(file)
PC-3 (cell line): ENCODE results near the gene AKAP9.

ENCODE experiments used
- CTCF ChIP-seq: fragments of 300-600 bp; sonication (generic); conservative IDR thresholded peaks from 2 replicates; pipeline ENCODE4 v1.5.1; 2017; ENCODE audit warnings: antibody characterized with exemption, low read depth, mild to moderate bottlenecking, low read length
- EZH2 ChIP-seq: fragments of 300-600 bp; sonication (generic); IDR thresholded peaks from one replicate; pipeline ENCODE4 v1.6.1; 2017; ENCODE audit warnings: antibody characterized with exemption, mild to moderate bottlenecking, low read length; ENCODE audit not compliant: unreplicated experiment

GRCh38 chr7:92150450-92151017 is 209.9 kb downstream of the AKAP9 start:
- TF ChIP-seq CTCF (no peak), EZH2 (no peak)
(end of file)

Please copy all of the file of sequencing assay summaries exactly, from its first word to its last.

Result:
PC-3 (cell line): ENCODE results near the gene AKAP9.

ENCODE experiments used
- CTCF ChIP-seq: fragments of 300-600 bp; sonication (generic); conservative IDR thresholded peaks from 2 replicates; pipeline ENCODE4 v1.5.1; 2017; ENCODE audit warnings: antibody characterized with exemption, low read depth, mild to moderate bottlenecking, low read length
- EZH2 ChIP-seq: fragments of 300-600 bp; sonication (generic); IDR thresholded peaks from one replicate; pipeline ENCODE4 v1.6.1; 2017; ENCODE audit warnings: antibody characterized with exemption, mild to moderate bottlenecking, low read length; ENCODE audit not compliant: unreplicated experiment

GRCh38 chr7:92150450-92151017 is 209.9 kb downstream of the AKAP9 start:
- TF ChIP-seq CTCF (no peak), EZH2 (no peak)